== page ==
Heart Rate Zones are the Devil!

So I mentioned in a previous post that I was going to take a step back in my training and work on improving my aerobic base by focusing on my heart rate. Its been over a month now and I can honestly say……I hate it!

First of all, can I just say how incredibly confusing it all is?! I’ve done a lot of research about how to properly calculate your target heart rates and there are so many methods out there that trying to pick just one has my eyes gone crossed! I read about the 220 method, the 180 method, perceived exertion method, lactic threshold, metabolic assessments, blah blah blah blah. After giving it careful consideration (and due to confusion), I’ve just decided to use the ‘ol 220 method. Primarily it’s because the 180 method seems humanly impossible and every other method was just way too confusing for me.

When I took my swim class for all of about week (which totally makes me an expert now, by the way) my swim instructor had us take our resting heart rate, recovery heart rate and we also used the 220 method to calculate our maximal heart rates and target zones. In my opinion, if they are willing to use this method in a college class then good golly it’s good enough for me!

The 220 method:

Basically I took my age, 30 (ok FINE I’m 31 now but still), and subtracted it from 220. This gives me my maximal heart rate (MHR) of 190. Then, I just calculated percentages to find my target heart rate zones for exercise. Target zones are determined by age and intensity of exercise. The table below illustrates zones:

Table courtesy of the American Heart Association


If you would like a fancier explanation of the 220 method you can check out the American Heart Association’s article here

So according to this method my target zones for training would be 50-85% of my MHR which translates to roughly 95-162 beats per minute. This keeps me in a fairly “aerobic” state also know as the cardio zone. This is important because of how our bodies utilizes oxygen in aerobic vs anaerobic states. You can improve the way your body utilizes oxygen if you maintain an aerobic state. Anaerobic is meant for strength training as opposed to endurance training. You may be able to sustain an anaerobic state for a short period of time but after longer distances (like when training for Olympic, half or full Ironman distance triathlons or even half or full marathons) you really need to be in an aerobic state to properly utilize nutrient stores and maintain healthy oxygen usage.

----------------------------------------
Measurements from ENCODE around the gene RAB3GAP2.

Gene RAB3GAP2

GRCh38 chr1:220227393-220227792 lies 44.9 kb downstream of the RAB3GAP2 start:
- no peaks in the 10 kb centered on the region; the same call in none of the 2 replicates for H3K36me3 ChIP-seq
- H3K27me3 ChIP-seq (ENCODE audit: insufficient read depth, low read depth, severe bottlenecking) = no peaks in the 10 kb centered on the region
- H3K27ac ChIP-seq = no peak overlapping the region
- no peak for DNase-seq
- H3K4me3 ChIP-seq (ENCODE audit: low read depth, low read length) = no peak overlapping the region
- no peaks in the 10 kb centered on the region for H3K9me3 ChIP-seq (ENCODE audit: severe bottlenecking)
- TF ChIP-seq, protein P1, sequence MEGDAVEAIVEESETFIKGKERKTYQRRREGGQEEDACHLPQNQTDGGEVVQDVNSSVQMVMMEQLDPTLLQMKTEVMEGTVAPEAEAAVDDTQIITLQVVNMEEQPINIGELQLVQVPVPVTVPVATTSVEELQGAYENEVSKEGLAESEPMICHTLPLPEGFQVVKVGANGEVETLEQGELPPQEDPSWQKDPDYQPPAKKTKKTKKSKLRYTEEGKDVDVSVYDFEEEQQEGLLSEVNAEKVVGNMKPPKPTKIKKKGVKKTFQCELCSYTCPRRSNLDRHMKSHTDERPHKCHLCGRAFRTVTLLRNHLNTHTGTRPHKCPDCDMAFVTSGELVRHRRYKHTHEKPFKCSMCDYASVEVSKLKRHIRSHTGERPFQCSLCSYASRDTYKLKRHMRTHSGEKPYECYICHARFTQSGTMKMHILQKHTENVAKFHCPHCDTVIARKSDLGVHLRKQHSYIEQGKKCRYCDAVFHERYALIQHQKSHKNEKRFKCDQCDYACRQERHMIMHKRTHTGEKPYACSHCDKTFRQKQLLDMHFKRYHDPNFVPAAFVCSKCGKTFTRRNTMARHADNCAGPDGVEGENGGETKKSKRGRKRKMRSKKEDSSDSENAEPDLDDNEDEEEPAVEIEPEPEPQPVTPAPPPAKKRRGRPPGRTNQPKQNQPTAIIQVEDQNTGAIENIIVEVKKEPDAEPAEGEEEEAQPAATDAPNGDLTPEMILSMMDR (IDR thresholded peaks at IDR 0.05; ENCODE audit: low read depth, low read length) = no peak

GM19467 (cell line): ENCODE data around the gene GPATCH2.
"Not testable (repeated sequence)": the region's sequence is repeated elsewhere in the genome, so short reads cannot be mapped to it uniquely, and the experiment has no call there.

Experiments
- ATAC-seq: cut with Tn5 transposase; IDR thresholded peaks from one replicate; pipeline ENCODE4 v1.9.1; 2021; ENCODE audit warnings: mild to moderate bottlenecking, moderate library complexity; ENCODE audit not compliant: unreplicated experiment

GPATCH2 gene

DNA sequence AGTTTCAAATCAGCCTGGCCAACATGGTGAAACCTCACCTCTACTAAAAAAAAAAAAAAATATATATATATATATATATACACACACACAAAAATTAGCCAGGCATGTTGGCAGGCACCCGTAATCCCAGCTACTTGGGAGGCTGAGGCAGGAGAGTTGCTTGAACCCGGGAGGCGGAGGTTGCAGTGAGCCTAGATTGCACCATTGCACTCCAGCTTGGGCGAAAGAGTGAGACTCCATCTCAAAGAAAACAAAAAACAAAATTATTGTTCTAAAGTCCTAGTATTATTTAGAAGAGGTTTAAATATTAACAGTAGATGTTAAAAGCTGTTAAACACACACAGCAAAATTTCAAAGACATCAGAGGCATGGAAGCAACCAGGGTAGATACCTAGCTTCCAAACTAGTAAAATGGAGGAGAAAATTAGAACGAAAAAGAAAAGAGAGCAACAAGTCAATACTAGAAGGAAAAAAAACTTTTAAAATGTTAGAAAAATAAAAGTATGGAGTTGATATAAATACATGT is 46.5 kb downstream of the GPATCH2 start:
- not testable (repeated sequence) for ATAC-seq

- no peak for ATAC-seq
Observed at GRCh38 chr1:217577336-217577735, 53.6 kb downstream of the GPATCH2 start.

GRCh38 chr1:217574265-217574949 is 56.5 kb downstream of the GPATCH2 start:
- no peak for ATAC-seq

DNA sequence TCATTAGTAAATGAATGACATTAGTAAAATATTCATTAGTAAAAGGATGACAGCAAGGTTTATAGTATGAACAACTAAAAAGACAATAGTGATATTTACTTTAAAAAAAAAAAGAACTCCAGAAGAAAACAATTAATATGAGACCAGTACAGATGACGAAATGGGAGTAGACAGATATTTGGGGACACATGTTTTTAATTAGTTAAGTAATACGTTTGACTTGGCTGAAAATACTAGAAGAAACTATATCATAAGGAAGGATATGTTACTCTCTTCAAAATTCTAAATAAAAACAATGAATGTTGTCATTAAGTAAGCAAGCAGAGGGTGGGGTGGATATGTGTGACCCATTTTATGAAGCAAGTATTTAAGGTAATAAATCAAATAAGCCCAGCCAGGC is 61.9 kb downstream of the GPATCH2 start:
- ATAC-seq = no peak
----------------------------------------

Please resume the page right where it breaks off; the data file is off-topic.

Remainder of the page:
If your interested in learning more about the difference between aerobic vs anaerobic exercise you can check out this Livestrong article or if you would like to know how aerobic training can benefit you, you can read about it here.

Now that I had my numbers I thought to myself, “Oh this will be easy! I’ll just strap on my Garmin and HR monitor and in a few weeks you can just call me Miranda Carfrae!” HA! Whatever. My first day out I was able to get through one measly mile before I started struggling with keeping my heart rate down. After mile 1 I had to slow down to a 10 mile/min pace. Then after 1.5mi I slowed down to a 12min/mile pace. I found myself walking even when I wasn’t breathing heavy just so I could keep my heart rate down! Walking!? Really?! Don’t even get me started about when I headed back to the house after mile 3. The whole leg home is uphill, I walked about 90% of it. Keep in mind, all the while, I’m not tired in the least bit. I’m a little sweaty but from what I can tell, I’m doing just fine. I gave it a few more days until I started to notice I was doing just fine for the fist mile then I had to maintain a run/walk pattern with about 30-40sec running, 60-90sec walking. This was horrible and it kept on for weeks!


I know I have never trained according to HR zones so I may be more out of shape than I thought but to say that I cant even get two miles without having to walk just doesn’t make sense to me. I ran my last 13.1 in darn near under 2hrs. I know I’m in decent shape! I went back to look at my previous training and racing stats on GarminConnect and according to what I can see I’m averaging 160-180 BPM at any given time, racing or a training run. Thinking back to race days, I never feel extremely winded. I mean, they say you should be able to hold a conversation while you run and if you cant you need to slow down. I always felt like I was doing ok; I can talk and run! I was getting so overwhelmed that I was beginning to feel more frustration after my run instead of relief. I haven’t done more research on the topic but I feel like I’m missing something here. Why is it that I can run a half marathon comfortably averaging 160-180 BPM but my target zones say I need to stay UNDER 160?

I’m trying not to get discouraged and give up because I know this style of training is going to be imperative if I ever want to have a chance at racing longer distance triathlons and marathons but I’m baffled.

Last week I decided that it was extremely too hot to run outside (we’re pushing triple digits now in Tejas) so I took to the treadmill. I did notice that my HR was more controlled indoors. I still had to walk two or three times to slow my HR down but I stopped much less and it took much longer to push it up that high. I never realized how much the heat can effect my HR. With that being said, I don’t how to fix it either! I’m going to continue with my training and try to maintain my target zones whether it be indoor or outdoor but this has to be the most frustrating thing EVER!

Have any of you readers ever struggled with this? How did you overcome it?

Stranded and struggling but I’ll keep on running. Happy running fam! 

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